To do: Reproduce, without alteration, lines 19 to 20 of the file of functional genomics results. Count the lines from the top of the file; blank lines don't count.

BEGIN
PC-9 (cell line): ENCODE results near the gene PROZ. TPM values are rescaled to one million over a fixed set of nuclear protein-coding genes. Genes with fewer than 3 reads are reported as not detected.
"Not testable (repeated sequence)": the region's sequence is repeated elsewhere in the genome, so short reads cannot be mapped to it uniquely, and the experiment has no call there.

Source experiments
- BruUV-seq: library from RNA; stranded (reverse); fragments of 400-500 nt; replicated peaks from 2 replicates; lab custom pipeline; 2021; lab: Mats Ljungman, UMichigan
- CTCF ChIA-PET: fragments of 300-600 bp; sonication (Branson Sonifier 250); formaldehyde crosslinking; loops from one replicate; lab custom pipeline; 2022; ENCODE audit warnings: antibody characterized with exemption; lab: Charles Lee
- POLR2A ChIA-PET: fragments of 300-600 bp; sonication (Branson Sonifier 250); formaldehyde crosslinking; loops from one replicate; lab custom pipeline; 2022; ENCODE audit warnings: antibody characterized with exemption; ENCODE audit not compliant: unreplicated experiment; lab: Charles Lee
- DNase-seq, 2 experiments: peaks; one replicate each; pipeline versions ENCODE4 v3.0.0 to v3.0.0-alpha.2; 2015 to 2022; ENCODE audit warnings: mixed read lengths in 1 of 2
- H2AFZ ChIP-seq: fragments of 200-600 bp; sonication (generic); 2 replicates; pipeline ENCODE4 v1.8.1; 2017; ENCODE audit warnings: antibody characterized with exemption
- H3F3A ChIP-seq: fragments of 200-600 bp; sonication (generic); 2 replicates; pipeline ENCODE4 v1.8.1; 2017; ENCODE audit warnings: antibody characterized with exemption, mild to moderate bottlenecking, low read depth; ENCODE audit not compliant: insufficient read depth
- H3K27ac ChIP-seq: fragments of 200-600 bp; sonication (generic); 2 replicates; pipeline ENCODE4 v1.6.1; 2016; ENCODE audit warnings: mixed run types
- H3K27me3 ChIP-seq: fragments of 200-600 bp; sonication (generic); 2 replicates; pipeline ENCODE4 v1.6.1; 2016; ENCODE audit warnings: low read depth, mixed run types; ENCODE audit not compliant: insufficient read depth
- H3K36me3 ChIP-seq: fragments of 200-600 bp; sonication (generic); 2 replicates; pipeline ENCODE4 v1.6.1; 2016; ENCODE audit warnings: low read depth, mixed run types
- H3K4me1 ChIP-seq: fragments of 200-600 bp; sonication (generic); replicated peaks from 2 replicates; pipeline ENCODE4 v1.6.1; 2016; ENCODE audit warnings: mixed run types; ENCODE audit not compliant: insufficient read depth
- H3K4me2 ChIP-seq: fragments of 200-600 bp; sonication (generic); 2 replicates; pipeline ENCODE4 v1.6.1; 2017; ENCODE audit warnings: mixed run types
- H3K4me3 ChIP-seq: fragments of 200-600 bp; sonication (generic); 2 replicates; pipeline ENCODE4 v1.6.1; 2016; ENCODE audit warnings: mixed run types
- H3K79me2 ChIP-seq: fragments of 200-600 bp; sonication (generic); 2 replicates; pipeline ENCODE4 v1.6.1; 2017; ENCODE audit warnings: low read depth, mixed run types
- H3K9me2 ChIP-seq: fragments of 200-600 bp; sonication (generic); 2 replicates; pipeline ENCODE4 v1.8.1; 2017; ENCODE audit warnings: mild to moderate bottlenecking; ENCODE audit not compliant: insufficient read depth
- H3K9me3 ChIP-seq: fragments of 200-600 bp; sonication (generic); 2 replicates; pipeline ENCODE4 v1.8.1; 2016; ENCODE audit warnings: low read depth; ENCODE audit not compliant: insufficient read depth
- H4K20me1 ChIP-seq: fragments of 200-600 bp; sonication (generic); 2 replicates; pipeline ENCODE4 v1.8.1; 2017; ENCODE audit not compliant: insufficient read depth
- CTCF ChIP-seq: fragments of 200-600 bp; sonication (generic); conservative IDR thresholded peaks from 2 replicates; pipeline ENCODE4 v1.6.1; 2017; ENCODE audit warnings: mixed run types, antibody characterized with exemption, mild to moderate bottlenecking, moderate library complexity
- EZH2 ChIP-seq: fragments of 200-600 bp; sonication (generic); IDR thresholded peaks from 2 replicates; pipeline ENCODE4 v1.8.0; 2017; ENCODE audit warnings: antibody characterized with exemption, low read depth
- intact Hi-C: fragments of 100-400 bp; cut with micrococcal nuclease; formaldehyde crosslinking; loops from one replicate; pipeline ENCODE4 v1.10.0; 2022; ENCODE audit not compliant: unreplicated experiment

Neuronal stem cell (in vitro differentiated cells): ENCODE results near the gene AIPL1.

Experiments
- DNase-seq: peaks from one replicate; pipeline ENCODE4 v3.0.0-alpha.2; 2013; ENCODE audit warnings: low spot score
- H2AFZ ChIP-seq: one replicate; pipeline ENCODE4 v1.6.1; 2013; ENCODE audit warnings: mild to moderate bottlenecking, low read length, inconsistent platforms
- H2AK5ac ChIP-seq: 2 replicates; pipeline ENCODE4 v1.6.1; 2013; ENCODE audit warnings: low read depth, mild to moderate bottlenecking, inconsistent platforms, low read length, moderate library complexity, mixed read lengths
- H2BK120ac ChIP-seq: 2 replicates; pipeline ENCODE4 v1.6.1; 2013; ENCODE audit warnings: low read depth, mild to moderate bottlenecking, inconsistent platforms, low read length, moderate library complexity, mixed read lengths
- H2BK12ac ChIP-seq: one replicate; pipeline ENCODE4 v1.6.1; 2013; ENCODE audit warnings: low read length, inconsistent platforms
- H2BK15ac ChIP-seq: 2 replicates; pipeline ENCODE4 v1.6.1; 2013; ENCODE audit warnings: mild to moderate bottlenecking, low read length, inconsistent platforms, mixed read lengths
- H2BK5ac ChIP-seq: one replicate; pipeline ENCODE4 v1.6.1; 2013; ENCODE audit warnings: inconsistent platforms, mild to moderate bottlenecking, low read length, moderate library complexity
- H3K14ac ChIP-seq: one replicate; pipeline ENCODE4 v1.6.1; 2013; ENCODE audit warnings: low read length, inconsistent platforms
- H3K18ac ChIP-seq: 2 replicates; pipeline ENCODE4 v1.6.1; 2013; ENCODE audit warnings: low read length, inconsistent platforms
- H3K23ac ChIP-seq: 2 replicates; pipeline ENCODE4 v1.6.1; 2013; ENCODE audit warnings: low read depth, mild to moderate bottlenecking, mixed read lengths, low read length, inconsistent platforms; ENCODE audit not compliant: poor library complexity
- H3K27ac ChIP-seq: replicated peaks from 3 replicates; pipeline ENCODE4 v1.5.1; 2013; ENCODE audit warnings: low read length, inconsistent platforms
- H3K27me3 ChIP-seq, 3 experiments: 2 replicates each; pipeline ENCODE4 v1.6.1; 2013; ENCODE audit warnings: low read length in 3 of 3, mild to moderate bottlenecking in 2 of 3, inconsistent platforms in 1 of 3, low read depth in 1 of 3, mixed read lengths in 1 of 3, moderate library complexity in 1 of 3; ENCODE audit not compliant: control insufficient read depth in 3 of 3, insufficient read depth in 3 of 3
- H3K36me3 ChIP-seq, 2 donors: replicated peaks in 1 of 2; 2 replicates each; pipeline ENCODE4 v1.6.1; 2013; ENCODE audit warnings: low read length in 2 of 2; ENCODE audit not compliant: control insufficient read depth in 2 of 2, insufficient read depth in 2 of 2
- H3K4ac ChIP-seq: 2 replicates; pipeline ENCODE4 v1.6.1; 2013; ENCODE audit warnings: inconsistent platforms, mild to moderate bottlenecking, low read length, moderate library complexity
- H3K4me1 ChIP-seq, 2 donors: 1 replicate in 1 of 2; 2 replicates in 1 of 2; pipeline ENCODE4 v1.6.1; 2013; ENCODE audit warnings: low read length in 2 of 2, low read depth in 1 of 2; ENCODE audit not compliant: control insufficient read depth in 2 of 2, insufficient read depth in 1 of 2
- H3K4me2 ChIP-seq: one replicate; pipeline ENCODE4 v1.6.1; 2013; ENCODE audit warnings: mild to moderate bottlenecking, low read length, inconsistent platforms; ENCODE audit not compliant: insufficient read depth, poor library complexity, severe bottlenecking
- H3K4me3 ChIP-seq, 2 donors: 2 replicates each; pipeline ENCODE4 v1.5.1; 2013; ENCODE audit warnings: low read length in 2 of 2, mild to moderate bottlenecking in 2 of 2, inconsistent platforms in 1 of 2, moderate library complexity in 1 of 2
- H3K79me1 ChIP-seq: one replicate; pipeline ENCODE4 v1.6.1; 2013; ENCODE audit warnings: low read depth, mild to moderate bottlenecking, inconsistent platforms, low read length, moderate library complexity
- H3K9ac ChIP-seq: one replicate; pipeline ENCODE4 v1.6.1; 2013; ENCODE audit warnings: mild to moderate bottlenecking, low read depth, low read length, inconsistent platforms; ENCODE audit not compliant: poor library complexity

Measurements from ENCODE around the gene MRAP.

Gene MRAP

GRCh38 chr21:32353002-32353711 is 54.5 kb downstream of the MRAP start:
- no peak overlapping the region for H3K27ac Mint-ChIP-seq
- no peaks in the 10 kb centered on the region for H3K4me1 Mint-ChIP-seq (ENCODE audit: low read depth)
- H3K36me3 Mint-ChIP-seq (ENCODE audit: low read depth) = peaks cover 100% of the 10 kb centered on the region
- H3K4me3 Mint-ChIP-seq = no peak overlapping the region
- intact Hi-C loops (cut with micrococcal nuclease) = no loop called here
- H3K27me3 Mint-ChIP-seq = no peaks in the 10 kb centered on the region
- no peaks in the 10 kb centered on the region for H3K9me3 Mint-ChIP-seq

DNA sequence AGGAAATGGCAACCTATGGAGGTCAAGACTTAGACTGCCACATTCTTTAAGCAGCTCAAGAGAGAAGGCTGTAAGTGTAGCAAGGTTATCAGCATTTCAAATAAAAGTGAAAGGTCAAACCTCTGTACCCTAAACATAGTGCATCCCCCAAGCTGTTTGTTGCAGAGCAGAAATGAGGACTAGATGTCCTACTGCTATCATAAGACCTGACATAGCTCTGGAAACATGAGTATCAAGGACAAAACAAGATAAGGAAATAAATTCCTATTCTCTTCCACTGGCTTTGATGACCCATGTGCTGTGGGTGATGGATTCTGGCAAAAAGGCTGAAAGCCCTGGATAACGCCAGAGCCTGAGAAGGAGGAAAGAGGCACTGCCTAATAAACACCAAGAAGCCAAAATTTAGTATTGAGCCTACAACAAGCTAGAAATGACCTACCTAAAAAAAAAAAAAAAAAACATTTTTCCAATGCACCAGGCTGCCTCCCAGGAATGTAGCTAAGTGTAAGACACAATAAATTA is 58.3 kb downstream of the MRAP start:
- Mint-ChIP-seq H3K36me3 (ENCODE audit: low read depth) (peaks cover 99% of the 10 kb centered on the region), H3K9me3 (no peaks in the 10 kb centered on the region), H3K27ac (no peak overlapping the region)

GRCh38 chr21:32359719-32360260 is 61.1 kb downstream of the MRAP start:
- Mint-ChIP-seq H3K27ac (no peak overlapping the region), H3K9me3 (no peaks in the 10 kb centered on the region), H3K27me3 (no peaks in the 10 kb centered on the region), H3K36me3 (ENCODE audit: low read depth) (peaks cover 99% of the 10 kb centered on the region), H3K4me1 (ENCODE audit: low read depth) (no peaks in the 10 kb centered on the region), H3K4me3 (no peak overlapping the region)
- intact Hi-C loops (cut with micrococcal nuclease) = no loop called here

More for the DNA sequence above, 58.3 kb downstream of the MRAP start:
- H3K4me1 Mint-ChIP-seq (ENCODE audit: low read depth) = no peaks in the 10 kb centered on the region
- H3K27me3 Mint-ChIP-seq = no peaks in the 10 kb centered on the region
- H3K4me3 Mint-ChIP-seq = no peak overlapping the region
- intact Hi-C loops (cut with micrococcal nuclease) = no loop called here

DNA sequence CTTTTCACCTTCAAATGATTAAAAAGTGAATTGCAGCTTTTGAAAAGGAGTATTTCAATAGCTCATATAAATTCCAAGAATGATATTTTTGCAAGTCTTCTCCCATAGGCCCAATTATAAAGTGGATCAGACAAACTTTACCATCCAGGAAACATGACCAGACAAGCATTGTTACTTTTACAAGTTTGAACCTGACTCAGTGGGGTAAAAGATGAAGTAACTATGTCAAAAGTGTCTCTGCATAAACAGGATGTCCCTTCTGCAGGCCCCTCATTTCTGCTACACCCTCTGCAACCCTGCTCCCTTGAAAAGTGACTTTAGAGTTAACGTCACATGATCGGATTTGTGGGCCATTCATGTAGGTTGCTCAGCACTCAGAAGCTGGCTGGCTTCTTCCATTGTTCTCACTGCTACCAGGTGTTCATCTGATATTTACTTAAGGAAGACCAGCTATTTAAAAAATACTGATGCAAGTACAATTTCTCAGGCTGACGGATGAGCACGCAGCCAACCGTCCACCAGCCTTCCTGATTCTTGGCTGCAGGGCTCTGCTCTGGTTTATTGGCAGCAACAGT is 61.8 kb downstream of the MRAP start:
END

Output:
- H4K20me1 ChIP-seq: fragments of 200-600 bp; sonication (generic); 2 replicates; pipeline ENCODE4 v1.8.1; 2017; ENCODE audit not compliant: insufficient read depth
- CTCF ChIP-seq: fragments of 200-600 bp; sonication (generic); conservative IDR thresholded peaks from 2 replicates; pipeline ENCODE4 v1.6.1; 2017; ENCODE audit warnings: mixed run types, antibody characterized with exemption, mild to moderate bottlenecking, moderate library complexity